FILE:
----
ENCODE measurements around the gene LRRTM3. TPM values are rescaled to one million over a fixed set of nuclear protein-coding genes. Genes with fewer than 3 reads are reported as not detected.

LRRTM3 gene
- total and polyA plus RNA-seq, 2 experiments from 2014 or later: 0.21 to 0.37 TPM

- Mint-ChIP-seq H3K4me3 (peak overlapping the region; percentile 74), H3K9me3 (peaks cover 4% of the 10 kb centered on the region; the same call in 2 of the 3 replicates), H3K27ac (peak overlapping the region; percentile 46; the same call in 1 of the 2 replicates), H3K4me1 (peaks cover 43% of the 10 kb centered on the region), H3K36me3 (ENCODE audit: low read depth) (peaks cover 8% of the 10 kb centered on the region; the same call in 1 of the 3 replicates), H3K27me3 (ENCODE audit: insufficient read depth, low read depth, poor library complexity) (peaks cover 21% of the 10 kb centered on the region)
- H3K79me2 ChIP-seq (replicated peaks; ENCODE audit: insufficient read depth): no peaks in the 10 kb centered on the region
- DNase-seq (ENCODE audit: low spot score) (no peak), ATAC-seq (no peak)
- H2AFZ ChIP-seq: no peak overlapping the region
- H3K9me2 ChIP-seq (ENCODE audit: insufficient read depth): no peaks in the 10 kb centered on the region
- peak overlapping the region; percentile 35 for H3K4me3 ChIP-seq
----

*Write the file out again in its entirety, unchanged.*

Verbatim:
ENCODE measurements around the gene LRRTM3. TPM values are rescaled to one million over a fixed set of nuclear protein-coding genes. Genes with fewer than 3 reads are reported as not detected.

LRRTM3 gene
- total and polyA plus RNA-seq, 2 experiments from 2014 or later: 0.21 to 0.37 TPM

- Mint-ChIP-seq H3K4me3 (peak overlapping the region; percentile 74), H3K9me3 (peaks cover 4% of the 10 kb centered on the region; the same call in 2 of the 3 replicates), H3K27ac (peak overlapping the region; percentile 46; the same call in 1 of the 2 replicates), H3K4me1 (peaks cover 43% of the 10 kb centered on the region), H3K36me3 (ENCODE audit: low read depth) (peaks cover 8% of the 10 kb centered on the region; the same call in 1 of the 3 replicates), H3K27me3 (ENCODE audit: insufficient read depth, low read depth, poor library complexity) (peaks cover 21% of the 10 kb centered on the region)
- H3K79me2 ChIP-seq (replicated peaks; ENCODE audit: insufficient read depth): no peaks in the 10 kb centered on the region
- DNase-seq (ENCODE audit: low spot score) (no peak), ATAC-seq (no peak)
- H2AFZ ChIP-seq: no peak overlapping the region
- H3K9me2 ChIP-seq (ENCODE audit: insufficient read depth): no peaks in the 10 kb centered on the region
- peak overlapping the region; percentile 35 for H3K4me3 ChIP-seq